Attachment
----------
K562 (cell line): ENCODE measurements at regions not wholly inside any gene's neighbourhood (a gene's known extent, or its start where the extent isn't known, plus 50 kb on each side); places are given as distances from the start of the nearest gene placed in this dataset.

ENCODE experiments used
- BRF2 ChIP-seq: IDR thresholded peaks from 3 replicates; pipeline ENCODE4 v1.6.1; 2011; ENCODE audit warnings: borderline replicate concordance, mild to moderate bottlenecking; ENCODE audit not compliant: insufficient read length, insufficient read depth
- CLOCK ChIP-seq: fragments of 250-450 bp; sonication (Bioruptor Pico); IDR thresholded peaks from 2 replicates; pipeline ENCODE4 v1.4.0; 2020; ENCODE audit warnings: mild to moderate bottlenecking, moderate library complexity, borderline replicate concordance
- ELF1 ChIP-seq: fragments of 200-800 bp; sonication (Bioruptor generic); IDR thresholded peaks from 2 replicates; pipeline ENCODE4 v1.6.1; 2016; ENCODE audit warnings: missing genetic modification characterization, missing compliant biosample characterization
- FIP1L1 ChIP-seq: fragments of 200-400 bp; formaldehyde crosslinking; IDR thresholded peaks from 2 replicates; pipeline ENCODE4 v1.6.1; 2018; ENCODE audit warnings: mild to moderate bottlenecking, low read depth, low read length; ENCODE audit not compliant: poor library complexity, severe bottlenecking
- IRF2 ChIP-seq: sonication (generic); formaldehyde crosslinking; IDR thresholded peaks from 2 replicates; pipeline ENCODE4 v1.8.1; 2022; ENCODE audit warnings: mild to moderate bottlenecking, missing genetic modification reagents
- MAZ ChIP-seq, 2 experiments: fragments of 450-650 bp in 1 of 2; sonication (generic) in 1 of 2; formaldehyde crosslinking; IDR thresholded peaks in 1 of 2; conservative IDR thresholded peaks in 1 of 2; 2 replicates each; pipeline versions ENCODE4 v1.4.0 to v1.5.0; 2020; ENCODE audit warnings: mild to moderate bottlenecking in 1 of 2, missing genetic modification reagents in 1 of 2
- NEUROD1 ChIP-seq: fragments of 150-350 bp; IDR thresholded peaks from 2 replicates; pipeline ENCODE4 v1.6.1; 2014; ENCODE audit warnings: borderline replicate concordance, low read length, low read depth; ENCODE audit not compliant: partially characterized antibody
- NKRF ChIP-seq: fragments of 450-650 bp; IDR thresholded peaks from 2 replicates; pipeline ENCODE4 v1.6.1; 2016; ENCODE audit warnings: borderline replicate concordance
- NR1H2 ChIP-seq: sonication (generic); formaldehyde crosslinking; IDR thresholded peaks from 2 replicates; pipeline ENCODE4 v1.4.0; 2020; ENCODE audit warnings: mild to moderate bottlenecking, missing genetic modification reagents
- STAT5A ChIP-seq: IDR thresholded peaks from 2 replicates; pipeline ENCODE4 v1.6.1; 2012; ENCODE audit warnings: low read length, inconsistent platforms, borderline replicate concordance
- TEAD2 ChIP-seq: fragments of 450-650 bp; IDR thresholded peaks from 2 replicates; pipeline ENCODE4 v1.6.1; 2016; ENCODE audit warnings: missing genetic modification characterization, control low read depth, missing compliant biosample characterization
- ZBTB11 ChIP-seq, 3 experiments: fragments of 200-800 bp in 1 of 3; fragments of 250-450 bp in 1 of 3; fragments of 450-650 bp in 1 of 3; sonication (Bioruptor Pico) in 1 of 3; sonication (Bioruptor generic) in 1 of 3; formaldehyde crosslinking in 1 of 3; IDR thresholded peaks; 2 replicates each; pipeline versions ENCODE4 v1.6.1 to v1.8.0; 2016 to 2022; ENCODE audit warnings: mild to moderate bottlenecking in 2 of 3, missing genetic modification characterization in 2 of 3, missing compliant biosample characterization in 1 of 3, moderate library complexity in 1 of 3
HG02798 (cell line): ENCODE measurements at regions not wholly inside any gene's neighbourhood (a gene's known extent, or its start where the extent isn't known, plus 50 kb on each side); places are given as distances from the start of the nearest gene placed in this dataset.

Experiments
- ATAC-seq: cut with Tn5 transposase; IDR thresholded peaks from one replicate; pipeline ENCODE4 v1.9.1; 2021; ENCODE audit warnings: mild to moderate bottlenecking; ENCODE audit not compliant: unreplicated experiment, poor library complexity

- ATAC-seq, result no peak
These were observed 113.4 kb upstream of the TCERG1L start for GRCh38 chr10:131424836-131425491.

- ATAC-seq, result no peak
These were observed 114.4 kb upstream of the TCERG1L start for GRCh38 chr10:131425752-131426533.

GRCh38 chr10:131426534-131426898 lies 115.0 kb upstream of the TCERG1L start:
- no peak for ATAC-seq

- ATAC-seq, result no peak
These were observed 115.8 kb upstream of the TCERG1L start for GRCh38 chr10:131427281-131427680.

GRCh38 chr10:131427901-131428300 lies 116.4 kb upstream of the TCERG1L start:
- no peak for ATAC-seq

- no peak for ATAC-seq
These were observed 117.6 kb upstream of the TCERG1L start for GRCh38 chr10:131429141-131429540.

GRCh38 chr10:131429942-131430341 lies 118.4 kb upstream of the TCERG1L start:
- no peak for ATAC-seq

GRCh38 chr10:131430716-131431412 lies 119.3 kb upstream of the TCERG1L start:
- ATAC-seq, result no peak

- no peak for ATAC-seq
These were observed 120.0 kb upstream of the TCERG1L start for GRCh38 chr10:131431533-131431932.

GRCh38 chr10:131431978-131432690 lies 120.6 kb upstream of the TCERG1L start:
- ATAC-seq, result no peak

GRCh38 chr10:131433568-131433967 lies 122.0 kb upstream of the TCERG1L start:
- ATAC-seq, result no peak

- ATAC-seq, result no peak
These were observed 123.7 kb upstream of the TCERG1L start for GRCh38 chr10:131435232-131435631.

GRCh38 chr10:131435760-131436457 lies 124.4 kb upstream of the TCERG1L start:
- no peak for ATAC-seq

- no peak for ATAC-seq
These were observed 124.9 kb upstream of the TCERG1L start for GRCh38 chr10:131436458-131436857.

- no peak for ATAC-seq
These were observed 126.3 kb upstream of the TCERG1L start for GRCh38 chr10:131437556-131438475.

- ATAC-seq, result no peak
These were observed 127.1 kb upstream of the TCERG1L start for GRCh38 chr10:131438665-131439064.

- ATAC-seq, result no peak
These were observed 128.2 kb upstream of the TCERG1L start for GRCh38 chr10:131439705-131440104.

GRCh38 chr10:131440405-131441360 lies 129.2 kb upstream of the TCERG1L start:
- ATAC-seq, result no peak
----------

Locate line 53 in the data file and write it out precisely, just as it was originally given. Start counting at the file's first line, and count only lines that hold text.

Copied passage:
- ATAC-seq, result no peak